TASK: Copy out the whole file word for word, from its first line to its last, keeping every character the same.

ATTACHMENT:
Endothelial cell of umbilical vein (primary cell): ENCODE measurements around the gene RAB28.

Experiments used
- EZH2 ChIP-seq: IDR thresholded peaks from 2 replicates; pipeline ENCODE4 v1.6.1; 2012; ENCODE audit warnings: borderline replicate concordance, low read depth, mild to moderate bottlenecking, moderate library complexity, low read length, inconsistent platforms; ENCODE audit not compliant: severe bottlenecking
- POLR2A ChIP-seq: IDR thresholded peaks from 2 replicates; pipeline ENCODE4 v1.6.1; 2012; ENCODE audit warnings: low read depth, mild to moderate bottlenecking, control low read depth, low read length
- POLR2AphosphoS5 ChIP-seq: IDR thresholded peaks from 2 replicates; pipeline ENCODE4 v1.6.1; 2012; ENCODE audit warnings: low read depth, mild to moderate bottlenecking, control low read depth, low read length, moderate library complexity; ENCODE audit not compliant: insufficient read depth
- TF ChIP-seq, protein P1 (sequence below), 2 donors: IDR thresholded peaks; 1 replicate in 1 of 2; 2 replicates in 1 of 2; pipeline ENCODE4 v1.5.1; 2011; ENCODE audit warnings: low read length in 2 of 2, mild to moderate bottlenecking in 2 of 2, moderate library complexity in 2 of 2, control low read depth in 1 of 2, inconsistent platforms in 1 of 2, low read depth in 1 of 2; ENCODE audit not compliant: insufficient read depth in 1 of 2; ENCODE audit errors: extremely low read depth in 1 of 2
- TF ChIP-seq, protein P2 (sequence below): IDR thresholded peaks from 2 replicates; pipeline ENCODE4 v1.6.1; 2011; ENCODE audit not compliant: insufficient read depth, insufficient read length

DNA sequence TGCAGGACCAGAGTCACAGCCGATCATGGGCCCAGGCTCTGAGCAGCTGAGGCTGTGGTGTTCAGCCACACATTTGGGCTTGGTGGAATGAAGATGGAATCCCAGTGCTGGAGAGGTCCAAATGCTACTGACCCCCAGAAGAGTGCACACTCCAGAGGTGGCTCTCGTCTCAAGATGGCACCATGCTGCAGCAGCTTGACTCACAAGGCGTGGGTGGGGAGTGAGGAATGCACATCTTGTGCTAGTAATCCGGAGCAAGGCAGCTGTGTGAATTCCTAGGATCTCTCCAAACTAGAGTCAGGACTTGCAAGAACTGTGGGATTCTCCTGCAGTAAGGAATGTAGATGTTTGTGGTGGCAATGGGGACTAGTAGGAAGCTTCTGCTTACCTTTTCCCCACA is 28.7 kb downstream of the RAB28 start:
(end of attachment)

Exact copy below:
Endothelial cell of umbilical vein (primary cell): ENCODE measurements around the gene RAB28.

Experiments used
- EZH2 ChIP-seq: IDR thresholded peaks from 2 replicates; pipeline ENCODE4 v1.6.1; 2012; ENCODE audit warnings: borderline replicate concordance, low read depth, mild to moderate bottlenecking, moderate library complexity, low read length, inconsistent platforms; ENCODE audit not compliant: severe bottlenecking
- POLR2A ChIP-seq: IDR thresholded peaks from 2 replicates; pipeline ENCODE4 v1.6.1; 2012; ENCODE audit warnings: low read depth, mild to moderate bottlenecking, control low read depth, low read length
- POLR2AphosphoS5 ChIP-seq: IDR thresholded peaks from 2 replicates; pipeline ENCODE4 v1.6.1; 2012; ENCODE audit warnings: low read depth, mild to moderate bottlenecking, control low read depth, low read length, moderate library complexity; ENCODE audit not compliant: insufficient read depth
- TF ChIP-seq, protein P1 (sequence below), 2 donors: IDR thresholded peaks; 1 replicate in 1 of 2; 2 replicates in 1 of 2; pipeline ENCODE4 v1.5.1; 2011; ENCODE audit warnings: low read length in 2 of 2, mild to moderate bottlenecking in 2 of 2, moderate library complexity in 2 of 2, control low read depth in 1 of 2, inconsistent platforms in 1 of 2, low read depth in 1 of 2; ENCODE audit not compliant: insufficient read depth in 1 of 2; ENCODE audit errors: extremely low read depth in 1 of 2
- TF ChIP-seq, protein P2 (sequence below): IDR thresholded peaks from 2 replicates; pipeline ENCODE4 v1.6.1; 2011; ENCODE audit not compliant: insufficient read depth, insufficient read length

DNA sequence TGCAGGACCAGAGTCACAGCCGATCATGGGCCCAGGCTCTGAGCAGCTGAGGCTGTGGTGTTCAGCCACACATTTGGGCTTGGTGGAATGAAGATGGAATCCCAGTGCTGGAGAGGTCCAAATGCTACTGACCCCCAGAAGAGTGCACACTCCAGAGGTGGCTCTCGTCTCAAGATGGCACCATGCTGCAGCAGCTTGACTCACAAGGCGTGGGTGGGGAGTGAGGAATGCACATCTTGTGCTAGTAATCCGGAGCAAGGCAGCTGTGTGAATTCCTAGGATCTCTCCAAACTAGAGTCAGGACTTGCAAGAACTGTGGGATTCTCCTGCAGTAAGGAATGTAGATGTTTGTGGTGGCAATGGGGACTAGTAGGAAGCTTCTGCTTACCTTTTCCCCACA is 28.7 kb downstream of the RAB28 start: